On the multi-family front, NAHB is anticipating starts to hold steady in 2017 at 384,000 units, which would be 1,000 units above last year’s pace. While this level is slightly above trend, Dietz noted this pace is sustainable due to demographics and the balance between supply and demand. Also, as the economy continues to grow, NAHB expects mortgage interest rates will average 4.5% in 2017 and 5.3% in 2018. Meanwhile, residential remodeling activity is expected to register a 1% gain this year.

Policy impacts
Ultimately, observers say, continued progress will be contingent on the political climate. “Policy changes under the new Administration—in its nature, sequencing and magnitude—will determine the direction of economic growth in 2017,” said Doug Duncan, Fannie Mae chief economist. “Incoming data suggest improving consumer spending, diminished labor market slack and advancements in wages, but until we can more clearly read the political tea leaves, it’s difficult to say whether this late-cycle expansion will continue into its eighth year. Thus our theme for the year: ‘Will policy changes extend the expansion?’ If stimulus policy is enacted, it would likely add to growth but could also be offset by potential tightened trade policy given the already historically strong dollar.”

All things considered, Fannie Mae expects housing to remain resilient and continue its recovery in 2017, with affordability standing out as the industry’s greatest obstacle, particularly for first-time homeowners. “Demographic factors, however, are positive,” Duncan said. “Our research shows older millennials have begun to buy homes and close the homeownership attainment gap with their predecessors.”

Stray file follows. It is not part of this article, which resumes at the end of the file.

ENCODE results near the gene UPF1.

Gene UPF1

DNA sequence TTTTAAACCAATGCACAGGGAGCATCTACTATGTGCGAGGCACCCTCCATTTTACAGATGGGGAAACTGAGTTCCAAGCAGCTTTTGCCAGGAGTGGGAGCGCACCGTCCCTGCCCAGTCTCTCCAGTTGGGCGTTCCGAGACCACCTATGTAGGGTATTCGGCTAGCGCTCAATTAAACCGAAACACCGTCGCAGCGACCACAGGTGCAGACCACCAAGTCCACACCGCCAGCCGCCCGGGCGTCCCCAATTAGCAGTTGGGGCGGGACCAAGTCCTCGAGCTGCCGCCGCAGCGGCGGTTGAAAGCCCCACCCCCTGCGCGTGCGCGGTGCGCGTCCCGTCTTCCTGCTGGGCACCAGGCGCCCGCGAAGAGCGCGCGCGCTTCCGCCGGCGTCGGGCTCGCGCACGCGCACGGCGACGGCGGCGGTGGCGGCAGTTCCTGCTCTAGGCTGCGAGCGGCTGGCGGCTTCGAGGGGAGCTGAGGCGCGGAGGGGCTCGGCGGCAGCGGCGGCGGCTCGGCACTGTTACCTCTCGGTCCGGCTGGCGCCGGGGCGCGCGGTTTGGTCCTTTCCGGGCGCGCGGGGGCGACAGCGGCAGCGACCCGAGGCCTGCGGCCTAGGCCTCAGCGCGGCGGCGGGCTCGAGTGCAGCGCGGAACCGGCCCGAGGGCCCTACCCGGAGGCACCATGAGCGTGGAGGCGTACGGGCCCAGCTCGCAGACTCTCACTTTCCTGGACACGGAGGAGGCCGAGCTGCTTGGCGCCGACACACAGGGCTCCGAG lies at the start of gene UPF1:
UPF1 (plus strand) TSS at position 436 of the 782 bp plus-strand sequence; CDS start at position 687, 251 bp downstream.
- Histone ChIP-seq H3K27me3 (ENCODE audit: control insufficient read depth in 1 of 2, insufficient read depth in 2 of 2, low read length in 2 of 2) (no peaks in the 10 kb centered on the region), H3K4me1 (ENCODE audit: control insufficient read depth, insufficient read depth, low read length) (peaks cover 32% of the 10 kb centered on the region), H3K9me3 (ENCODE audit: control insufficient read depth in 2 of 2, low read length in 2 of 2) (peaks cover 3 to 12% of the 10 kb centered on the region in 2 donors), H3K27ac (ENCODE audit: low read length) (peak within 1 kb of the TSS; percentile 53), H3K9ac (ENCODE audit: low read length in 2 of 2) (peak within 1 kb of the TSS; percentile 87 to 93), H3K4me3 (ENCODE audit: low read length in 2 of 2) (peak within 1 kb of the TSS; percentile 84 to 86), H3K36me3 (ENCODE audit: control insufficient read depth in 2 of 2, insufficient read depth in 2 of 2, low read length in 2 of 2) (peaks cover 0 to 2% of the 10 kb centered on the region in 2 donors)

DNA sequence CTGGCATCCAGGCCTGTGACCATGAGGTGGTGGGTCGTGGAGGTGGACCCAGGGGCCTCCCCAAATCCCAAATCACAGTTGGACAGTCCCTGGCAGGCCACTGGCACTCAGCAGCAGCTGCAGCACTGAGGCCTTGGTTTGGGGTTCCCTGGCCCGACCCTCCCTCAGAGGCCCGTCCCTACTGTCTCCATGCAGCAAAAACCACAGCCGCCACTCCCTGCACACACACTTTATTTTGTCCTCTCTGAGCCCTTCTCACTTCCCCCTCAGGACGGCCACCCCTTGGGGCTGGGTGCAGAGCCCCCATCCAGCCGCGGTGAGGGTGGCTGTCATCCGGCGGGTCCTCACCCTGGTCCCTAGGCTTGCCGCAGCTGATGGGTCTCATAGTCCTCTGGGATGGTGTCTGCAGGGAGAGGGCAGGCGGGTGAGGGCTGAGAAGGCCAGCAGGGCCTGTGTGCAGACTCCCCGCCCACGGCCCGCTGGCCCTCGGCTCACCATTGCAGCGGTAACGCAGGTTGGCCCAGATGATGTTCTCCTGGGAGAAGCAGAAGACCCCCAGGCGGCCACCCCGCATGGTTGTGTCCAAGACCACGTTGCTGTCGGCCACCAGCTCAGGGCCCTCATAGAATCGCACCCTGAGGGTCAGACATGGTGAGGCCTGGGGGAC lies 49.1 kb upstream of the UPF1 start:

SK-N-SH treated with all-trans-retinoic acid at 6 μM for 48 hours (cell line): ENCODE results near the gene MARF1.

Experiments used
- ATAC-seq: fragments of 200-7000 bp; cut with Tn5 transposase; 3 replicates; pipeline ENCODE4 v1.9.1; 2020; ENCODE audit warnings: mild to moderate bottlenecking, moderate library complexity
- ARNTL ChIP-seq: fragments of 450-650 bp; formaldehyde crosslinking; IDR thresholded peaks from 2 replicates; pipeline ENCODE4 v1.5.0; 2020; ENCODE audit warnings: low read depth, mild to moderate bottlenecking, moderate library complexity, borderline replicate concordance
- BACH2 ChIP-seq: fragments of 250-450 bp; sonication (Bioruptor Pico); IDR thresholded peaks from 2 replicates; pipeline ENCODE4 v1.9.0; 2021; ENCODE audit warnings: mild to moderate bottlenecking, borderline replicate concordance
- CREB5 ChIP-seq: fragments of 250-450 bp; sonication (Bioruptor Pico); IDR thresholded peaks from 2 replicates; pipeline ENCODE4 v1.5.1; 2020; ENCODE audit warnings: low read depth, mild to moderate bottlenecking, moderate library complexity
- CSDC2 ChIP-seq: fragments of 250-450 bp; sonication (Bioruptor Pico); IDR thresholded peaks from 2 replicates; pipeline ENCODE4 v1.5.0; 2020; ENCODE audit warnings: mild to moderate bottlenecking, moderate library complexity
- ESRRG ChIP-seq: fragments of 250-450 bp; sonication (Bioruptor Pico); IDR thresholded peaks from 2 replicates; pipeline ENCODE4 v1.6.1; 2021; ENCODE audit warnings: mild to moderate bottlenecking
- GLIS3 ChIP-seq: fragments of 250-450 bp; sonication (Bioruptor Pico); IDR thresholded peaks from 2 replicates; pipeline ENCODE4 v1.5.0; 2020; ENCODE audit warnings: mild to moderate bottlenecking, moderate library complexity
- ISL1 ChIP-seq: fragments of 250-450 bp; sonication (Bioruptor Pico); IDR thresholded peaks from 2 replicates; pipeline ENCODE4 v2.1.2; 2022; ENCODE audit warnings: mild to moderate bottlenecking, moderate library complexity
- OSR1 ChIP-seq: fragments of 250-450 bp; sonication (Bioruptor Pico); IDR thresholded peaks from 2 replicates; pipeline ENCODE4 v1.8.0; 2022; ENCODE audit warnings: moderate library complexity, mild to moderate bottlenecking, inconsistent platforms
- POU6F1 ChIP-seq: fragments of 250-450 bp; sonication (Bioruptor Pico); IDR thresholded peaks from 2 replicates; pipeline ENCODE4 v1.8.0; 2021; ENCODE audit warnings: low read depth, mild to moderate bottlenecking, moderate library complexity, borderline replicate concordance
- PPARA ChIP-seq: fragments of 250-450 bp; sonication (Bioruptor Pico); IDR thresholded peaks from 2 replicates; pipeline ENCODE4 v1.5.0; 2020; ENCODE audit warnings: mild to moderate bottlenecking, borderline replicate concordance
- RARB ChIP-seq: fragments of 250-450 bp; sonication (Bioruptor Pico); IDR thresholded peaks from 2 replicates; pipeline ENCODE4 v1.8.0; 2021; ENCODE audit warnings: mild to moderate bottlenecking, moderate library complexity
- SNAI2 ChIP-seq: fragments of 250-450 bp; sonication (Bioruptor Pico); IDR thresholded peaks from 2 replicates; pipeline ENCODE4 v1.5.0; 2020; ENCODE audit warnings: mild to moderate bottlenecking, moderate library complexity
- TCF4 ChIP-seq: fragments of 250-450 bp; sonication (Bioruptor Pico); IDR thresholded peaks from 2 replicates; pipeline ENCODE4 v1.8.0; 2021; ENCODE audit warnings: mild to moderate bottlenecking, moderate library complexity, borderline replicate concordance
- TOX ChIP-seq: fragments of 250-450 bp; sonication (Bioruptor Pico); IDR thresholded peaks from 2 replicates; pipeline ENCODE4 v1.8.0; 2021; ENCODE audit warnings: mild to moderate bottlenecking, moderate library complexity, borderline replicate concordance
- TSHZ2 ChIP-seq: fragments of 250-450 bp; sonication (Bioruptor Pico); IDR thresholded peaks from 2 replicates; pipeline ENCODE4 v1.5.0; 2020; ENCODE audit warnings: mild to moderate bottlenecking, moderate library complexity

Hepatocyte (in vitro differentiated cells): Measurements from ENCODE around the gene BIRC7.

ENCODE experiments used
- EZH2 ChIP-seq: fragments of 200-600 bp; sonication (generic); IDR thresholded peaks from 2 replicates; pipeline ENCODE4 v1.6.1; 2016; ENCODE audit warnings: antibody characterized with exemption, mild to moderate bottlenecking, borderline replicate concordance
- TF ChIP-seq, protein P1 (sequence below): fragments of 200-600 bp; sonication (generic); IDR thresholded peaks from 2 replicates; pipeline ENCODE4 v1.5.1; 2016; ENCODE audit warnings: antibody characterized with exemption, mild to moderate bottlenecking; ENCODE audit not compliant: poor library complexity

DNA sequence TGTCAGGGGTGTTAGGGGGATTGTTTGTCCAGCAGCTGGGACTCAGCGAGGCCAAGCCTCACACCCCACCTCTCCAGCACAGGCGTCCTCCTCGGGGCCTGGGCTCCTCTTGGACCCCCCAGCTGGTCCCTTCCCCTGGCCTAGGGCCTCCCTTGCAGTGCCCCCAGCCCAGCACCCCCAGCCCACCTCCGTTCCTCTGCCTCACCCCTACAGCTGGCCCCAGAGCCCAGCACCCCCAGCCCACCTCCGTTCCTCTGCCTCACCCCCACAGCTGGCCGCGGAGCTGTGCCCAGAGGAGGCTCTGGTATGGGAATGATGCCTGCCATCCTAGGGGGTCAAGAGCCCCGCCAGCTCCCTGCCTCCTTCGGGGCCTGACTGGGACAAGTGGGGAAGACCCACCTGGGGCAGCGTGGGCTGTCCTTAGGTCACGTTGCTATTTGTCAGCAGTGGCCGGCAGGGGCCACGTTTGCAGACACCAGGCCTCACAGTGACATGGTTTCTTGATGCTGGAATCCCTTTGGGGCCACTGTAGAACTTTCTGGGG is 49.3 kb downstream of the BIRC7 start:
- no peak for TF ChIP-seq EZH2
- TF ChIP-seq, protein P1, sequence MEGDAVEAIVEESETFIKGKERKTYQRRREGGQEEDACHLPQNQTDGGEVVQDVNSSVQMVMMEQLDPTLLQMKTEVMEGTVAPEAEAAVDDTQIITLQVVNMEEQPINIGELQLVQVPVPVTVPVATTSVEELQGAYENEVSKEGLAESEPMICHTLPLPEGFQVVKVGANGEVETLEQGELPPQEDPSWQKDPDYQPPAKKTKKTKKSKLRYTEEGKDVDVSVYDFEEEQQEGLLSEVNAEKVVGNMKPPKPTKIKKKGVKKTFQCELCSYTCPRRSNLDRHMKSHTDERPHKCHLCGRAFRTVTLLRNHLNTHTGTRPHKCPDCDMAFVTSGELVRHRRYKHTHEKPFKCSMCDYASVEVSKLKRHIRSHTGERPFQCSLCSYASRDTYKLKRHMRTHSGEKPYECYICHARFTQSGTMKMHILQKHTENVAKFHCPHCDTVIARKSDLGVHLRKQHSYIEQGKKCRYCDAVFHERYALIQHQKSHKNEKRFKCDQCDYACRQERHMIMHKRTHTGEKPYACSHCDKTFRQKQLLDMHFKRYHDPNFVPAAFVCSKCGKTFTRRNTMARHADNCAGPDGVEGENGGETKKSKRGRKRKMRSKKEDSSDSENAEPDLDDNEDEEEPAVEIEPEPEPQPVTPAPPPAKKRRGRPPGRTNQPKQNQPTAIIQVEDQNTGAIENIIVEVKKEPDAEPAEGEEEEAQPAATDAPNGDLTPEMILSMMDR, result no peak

Indeed, for the third straight year, millennials represented the largest group of recent buyers. According to a study compiled by NAR, this group accounts for 35% of all buyers, up from 32% in 2014. That’s more than the combined amount of younger and older boomers (31%). By comparison, Generation X represented 26% of buyers.

The study, titled “Home Buyer and Seller Generational Trends,” evaluates the generational differences of recent home buyers and sellers. It shows a growing share of homebuyers are millennials, and more of them are purchasing single-family homes outside of urban areas. The share of millennials buying in an urban or central city area decreased to 17% vs. 21% a year ago while fewer of them (10%) purchased a multi-family home compared to a year ago (15%).

Overall, the majority of buyers in all generations continue to purchase a single-family home in a suburban area, and the younger the buyer, the older the home they purchased.

Another interesting tidbit: While millennials may choose to live in an urban area as renters, the survey reveals that most aren’t staying once they’re ready to buy. “The median age of a millennial homebuyer is 30 years old, which typically is the time in life where one settles down to marry and raise a family,” NAR’s Yun explained. “Even if an urban setting is where they’d like to buy their first home, the need for more space at an affordable price is, for the most part, pushing their search further out.”